But during that process, humble yourself. Humble your words. Humble your actions. Humble your conversations. To do that, you’ll have to self-evaluate, self-educate and self-reflect often. You’ll have to keep reminding yourself of the reasons why you started this journey. You’ll constantly have to battle through critics and negativity. There’s nothing you can do about that. You’ll have late nights and early mornings and unnecessary commentary to filter through. You can’t do anything about the unnecessary and unwanted commentary–so ignore them. What they think about you is none of your business anyway.
Sometimes you’ll have to start in a place you’d rather not be, but that’s okay. Learn from the lessons in life and move on. As you learn and grow, your skills and talents will also. It only helps you in the long run.
Inspiration comes from a variety of places. Sometimes it’s a conversation you’ve had, a story you’ve read, or just something you’ve seen. It’s what keeps you writing regardless of time, location or deadline. It’s what drives you to seclude yourself from the world and away to a place where nothing else matters but the completion of your thoughts.
See if you can identify something that inspires your writing. Pay attention to the moments that forces you to sit and write. You’ll need to be able to reference these motivators when facing a potential writer’s block. Writer’s blocks are real and being able to draw from what gets your creative juices flowing is essential in the completion of a project.
So, what inspires you to write? Is it random conversation? Is it observering your surroundings and feeding off the energy? Is it being secluded and away from the noise of a busy life? When do you write most? On breaks at work? During vacation? Or whenever the mood hits you?
I tend to write late nights for hours on end and am usually inspired by something I’ve seen, heard or experienced. I remember writing an entire poem on napkins, while in between classes on my college campus based on a personal experience with a friend. I learned over time that the majority of my writings are motivated by personal experiences and sometimes random moments. I feed off the energy around me and use it in my writing.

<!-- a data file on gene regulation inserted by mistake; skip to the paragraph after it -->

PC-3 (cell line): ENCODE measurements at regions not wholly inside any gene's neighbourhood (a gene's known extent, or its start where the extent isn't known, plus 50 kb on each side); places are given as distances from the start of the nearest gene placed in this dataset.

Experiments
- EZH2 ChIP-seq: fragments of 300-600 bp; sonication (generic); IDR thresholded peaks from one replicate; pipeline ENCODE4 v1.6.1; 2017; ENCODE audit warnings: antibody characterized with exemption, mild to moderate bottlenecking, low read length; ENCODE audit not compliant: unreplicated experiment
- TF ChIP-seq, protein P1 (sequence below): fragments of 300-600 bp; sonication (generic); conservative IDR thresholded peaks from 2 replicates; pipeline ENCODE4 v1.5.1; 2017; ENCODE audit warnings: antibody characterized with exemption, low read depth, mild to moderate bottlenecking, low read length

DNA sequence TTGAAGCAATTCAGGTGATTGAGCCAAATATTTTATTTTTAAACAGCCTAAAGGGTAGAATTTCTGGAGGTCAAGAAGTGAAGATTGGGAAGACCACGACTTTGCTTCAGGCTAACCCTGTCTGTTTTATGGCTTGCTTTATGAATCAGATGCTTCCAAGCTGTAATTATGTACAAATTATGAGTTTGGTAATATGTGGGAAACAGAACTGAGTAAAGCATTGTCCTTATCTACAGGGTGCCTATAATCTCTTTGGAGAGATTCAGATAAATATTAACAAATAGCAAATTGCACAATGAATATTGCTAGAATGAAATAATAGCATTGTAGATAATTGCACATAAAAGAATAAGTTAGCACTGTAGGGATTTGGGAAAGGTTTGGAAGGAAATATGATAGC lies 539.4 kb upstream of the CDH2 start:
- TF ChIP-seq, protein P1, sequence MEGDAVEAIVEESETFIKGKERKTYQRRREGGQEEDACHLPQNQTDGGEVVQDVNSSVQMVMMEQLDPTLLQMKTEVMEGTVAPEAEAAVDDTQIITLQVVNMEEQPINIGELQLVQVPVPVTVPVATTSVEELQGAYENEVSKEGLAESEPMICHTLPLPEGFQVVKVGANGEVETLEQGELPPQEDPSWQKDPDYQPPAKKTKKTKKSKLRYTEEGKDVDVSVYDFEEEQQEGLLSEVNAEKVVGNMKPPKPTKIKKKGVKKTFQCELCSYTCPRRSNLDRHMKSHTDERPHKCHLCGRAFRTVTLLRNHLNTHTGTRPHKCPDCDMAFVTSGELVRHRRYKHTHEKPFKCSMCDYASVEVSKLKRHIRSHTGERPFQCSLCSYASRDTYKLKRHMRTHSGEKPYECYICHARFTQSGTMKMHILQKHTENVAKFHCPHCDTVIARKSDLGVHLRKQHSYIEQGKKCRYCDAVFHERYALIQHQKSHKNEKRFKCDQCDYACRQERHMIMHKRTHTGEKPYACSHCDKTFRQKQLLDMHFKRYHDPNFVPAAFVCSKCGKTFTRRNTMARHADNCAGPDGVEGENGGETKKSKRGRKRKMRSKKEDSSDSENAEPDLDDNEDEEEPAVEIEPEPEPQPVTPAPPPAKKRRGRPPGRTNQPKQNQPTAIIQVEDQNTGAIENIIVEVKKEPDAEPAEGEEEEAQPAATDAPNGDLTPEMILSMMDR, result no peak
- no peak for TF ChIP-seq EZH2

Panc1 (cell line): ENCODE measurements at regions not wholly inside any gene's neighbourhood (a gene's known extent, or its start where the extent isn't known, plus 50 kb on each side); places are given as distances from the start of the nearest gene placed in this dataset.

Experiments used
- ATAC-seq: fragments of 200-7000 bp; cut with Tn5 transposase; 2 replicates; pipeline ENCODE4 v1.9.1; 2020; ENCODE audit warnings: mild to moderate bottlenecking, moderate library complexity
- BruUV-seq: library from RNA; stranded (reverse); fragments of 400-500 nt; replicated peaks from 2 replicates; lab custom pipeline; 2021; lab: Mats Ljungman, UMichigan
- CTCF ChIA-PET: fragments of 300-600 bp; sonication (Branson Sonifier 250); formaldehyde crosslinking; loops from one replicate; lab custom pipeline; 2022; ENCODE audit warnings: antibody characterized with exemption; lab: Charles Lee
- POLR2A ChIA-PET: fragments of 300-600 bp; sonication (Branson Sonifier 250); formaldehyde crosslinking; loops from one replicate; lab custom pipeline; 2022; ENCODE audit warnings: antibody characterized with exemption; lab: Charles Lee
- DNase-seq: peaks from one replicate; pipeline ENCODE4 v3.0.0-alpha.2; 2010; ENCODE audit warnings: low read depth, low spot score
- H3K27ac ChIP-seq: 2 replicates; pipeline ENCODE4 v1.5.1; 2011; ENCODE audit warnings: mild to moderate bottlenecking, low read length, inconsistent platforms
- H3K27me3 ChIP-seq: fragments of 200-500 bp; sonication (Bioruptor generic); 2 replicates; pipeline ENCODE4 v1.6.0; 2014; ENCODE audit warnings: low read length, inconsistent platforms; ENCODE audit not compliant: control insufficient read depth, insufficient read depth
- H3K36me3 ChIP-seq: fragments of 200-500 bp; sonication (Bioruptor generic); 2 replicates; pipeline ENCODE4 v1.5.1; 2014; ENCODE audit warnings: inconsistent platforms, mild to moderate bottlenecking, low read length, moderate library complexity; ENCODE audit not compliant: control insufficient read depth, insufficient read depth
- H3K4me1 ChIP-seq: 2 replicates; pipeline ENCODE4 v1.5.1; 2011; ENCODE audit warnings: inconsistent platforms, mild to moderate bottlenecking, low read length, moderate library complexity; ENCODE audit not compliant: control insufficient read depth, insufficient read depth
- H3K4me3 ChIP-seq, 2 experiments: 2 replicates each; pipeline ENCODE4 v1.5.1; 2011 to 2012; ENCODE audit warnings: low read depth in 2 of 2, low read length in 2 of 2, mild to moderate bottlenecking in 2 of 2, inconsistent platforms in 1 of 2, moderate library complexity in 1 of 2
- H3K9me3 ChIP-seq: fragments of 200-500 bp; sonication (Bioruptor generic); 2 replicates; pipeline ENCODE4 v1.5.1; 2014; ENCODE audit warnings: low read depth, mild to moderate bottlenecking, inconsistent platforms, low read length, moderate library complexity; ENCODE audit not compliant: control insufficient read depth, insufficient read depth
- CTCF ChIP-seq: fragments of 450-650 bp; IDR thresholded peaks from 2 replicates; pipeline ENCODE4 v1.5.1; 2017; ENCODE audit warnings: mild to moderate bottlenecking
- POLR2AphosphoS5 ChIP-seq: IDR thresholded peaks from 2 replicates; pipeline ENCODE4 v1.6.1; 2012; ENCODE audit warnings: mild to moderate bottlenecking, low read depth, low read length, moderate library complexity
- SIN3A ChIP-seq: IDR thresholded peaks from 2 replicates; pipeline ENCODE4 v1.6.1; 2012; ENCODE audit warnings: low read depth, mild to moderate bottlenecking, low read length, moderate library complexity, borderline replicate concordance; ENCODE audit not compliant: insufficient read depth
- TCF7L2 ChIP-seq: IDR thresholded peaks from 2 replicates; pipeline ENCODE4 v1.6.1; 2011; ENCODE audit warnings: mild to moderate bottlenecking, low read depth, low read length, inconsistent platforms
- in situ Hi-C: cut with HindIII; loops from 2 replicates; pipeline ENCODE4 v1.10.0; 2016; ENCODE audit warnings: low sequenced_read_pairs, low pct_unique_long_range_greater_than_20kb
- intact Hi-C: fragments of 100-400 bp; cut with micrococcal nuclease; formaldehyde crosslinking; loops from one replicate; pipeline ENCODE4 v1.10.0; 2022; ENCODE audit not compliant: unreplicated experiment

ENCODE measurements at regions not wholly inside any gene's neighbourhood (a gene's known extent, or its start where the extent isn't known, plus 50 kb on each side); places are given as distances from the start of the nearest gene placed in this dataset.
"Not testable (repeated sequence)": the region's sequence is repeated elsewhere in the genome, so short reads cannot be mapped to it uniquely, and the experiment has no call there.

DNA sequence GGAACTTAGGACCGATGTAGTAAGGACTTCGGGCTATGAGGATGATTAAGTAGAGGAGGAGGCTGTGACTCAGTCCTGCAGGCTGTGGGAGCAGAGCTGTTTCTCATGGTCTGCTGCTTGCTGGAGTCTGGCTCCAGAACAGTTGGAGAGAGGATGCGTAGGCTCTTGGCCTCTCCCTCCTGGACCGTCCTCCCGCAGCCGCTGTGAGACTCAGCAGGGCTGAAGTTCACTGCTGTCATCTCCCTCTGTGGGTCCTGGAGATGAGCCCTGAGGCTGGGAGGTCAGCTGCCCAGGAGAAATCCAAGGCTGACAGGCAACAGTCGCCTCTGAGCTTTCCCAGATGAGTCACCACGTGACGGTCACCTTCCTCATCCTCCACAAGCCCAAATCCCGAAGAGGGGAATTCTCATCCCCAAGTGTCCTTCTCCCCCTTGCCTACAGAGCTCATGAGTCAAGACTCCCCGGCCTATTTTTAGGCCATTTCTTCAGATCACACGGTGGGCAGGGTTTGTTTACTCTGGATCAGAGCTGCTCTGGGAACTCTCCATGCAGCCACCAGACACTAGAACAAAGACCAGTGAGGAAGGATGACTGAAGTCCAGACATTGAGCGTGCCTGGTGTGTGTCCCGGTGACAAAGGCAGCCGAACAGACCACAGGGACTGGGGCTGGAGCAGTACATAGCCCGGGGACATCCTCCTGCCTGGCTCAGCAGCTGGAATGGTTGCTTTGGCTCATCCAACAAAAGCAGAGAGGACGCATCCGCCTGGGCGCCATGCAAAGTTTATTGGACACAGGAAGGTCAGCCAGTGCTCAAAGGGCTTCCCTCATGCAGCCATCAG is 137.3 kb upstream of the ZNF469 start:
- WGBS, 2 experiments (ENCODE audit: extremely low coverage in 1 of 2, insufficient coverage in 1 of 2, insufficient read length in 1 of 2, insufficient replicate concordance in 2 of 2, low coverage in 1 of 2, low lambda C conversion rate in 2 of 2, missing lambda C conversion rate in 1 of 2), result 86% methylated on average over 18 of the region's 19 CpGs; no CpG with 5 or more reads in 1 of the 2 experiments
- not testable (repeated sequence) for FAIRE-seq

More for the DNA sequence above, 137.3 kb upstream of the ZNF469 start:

If you pay close enough attention, you’ll find there’s more than one inspiration. Before long, you will have compiled a list of them and will be able to go to one or more to aid in your writing.
Everything will not always turn out like you expect it to, but that doesn’t mean you have to take it personally. Things happen. Things will always happen. That’s life. But instead of blaming yourself, look at the situation as an opportunity for growth. Failure is not a reflection of yourself, it’s just life’s way of forcing movement. Just because what you did today didn’t work, doesn’t mean it won’t work tomorrow. Learn from your mistakes and keep moving forward with a better understanding today than yesterday.
Your inner critic can be harsh. It can push away a good idea, convince you that you’re not good enough, not worthy enough and don’t have the ability to do it. Don’t deny yourself the vision you’re aiming to achieve by letting past experiences, bad moments or low self-esteem interfere with the vision you have of yourself.